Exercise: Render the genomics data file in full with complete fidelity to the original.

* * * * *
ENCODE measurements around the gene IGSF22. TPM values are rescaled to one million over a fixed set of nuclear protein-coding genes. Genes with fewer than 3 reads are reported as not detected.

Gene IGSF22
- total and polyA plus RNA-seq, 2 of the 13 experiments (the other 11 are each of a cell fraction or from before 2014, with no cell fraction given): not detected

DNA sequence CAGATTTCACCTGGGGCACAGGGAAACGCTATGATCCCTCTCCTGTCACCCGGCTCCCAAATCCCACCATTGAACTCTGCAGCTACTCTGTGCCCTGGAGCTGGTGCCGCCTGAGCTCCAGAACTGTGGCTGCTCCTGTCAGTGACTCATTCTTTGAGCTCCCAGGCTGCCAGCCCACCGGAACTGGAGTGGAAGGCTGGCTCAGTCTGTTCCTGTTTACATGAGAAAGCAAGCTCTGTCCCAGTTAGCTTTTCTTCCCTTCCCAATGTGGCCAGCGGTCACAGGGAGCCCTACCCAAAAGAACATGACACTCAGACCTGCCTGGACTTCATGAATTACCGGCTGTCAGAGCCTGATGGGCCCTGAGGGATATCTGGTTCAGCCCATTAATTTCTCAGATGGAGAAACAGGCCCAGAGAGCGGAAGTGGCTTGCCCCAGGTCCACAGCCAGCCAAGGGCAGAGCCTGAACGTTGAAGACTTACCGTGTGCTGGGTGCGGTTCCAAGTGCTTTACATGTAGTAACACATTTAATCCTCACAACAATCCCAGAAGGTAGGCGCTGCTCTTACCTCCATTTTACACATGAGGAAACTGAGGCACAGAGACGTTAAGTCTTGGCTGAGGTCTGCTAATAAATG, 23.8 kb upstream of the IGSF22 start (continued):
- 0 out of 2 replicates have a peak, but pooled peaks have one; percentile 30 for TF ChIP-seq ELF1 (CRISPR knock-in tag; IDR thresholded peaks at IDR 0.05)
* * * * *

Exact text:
ENCODE measurements around the gene IGSF22. TPM values are rescaled to one million over a fixed set of nuclear protein-coding genes. Genes with fewer than 3 reads are reported as not detected.

Gene IGSF22
- total and polyA plus RNA-seq, 2 of the 13 experiments (the other 11 are each of a cell fraction or from before 2014, with no cell fraction given): not detected

DNA sequence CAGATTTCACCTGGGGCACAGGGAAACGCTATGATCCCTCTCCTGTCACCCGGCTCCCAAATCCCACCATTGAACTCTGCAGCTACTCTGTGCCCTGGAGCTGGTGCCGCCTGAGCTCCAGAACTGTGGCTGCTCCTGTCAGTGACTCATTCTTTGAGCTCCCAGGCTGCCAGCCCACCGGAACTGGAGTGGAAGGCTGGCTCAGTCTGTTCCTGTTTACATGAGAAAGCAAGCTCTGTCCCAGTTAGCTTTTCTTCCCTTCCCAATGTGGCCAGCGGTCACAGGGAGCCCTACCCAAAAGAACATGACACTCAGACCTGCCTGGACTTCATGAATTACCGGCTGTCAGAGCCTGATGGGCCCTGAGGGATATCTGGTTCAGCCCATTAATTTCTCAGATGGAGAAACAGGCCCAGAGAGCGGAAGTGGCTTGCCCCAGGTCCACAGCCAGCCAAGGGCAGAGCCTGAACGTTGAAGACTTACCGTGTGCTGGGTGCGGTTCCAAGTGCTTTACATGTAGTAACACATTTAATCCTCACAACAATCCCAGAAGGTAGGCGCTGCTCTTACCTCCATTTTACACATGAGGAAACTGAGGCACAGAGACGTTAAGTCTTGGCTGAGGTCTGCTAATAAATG, 23.8 kb upstream of the IGSF22 start (continued):
- 0 out of 2 replicates have a peak, but pooled peaks have one; percentile 30 for TF ChIP-seq ELF1 (CRISPR knock-in tag; IDR thresholded peaks at IDR 0.05)